Palin's spending and record in office as Alaska governor are coming under intense scrutiny as she has presented herself as a champion of ethical government and cutbacks in spending.

The newspaper's report also said Palin's husband, Todd, and their daughters were reimbursed by taxpayers for trips between Wasilla and Juneau as well as for a variety of other travel that was also listed as state business.

Palin's aides said travel by Alaska's first family is part of the job and that the figures were considerably lower than that of her predecessor, Frank Murkowski.

Obama on attack

Meanwhile, Barack Obama, the Democratic candidate, launched his most scathing attack on the Republicans' claim that they are the candidates who will bring "change" to Washington.

"The other side, suddenly, they're saying 'we're for change too'. Now think about it, these are the same folks that have been in charge for the last eight years," the Illinois senator told a crowd of 2,400 people at campaign rally in Virginia.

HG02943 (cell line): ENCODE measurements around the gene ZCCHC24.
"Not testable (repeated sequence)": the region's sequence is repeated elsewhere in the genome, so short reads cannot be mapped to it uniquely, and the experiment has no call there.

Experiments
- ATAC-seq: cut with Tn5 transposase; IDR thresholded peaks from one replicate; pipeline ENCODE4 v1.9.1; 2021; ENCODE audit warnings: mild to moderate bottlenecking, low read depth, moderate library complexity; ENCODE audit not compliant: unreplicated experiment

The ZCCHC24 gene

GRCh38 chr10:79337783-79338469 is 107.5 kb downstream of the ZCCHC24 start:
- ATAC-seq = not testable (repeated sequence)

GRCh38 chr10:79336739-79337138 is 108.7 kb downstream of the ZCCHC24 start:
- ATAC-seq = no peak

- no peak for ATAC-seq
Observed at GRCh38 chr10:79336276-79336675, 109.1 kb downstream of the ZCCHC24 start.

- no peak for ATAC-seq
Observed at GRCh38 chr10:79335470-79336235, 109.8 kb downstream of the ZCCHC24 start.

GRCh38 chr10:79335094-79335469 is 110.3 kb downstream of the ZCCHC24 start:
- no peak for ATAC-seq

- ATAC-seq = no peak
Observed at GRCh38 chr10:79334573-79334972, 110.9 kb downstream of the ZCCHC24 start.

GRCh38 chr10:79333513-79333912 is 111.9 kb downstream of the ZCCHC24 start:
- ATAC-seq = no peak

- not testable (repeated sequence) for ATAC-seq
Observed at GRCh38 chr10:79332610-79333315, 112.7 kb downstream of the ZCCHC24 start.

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"You can put lipstick on a pig. It's still a pig. You can wrap up an old fish in a piece of paper and call it change. It's still going to stink after eight years. We've had enough," he said to a standing ovation.

Opinion polls released on Tuesday said the race for the White House between Republicans and Barack Obama's Democrats remained extremely close.

A poll conducted by ABC and the Washington Post said 47 per cent of voters were for Obama and 46 per cent for McCain.

Obama maintained a one per cent lead in a CNN poll with 49 per cent support and McCain 48.

However, a CBS News poll had John McCain pulling ahead, with a two point lead over Obama, 46 to 44 per cent.